There are some things we know to be true about driving electric cars in the cold. One, range will be reduced. Two, charging times will increase. Three, charging equipment is more likely to fail, further complicating things. All vehicles, including ones powered by diesel or gas, perform worse in cold weather, James Boley, a spokesman for the Society of Motor Manufacturers and Traders, a trade association that represents more than 800 automotive companies in Britain, told the New York Times. He said the problem is less about the capacity of electric vehicles to run well in cold weather and more about the inability to provide necessary infrastructure, like charging stations.
Lars Godbolt is an adviser of the Norwegian Electric Vehicle Association, which represents more than 120,000 electric car owners in Norway. He says charging stations in Norway see longer lines in the winter than summer because electric cars are slower to charge in colder weather, but that has become less of an issue in recent years since Norway has built more charging points. He added the majority of people in Norway live in houses, not apartments, and nearly 90 percent of electric vehicle owners have their own charging stations at home.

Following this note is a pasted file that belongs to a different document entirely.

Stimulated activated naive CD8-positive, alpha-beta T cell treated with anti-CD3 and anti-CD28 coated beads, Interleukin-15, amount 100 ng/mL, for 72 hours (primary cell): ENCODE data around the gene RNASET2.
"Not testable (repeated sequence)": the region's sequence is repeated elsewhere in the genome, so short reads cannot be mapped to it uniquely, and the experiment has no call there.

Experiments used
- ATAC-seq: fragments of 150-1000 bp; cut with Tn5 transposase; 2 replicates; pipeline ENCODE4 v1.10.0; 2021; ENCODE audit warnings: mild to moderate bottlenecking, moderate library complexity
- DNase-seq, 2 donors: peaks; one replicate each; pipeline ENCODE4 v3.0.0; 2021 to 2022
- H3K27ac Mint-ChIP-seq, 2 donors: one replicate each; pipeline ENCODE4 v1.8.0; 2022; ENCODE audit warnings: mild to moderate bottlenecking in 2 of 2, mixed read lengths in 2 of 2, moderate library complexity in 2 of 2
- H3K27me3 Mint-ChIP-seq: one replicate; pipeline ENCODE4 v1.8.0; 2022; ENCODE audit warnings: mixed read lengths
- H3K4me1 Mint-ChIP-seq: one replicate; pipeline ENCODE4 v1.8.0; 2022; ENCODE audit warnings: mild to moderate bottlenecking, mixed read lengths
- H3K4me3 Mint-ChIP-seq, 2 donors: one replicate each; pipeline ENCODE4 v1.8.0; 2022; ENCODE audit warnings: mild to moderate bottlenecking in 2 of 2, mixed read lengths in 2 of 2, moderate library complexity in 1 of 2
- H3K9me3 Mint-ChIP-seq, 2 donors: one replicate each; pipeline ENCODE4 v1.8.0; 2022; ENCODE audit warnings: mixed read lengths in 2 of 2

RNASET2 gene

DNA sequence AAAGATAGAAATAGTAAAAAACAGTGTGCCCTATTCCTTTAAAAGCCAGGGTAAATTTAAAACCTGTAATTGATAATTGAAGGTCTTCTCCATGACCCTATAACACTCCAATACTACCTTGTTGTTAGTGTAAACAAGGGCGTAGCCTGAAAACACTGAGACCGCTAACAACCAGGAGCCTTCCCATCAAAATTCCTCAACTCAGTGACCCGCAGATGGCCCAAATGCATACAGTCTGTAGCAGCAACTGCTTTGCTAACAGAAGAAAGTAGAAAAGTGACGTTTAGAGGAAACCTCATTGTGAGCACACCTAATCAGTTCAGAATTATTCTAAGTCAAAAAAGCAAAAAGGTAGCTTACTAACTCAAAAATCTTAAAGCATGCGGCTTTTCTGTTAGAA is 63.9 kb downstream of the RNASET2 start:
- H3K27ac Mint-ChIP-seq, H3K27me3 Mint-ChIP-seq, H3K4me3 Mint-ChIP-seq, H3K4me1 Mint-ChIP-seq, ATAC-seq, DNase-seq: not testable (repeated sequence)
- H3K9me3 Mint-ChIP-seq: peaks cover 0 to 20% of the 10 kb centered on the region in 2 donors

It should be pointed out that the coldest countries in Europe — Norway, Sweden, Iceland, Finland, and Denmark — all have strong sales of electric cars. Cold weather is likely to be less of an issue as companies update electric vehicles models. Even in the last few years, companies have developed capabilities that allow newer models to be more efficient in the cold. “These new challenges rise up, and the industry innovates their way to not completely but at least partly solve many of these issues,” Godbolt said.
Do electric cars have issues in cold weather? Yes, some do. Yet many drivers don’t take the time to educate themselves about the ways electric cars are different from conventional cars. They don’t know about pre-conditioning the battery or how electric cars can defrost themselves and warm the interior — features few cars with combustion engines can do. It’s awfully nice to leave the house in winter and get into a warm car with frost free windows and mirrors while others are busy scraping ice off their cars.
The haters want you to believe electric cars are bad. Don’t fall for their lies. As we say at CleanTechnica, “Keep calm and charge on.”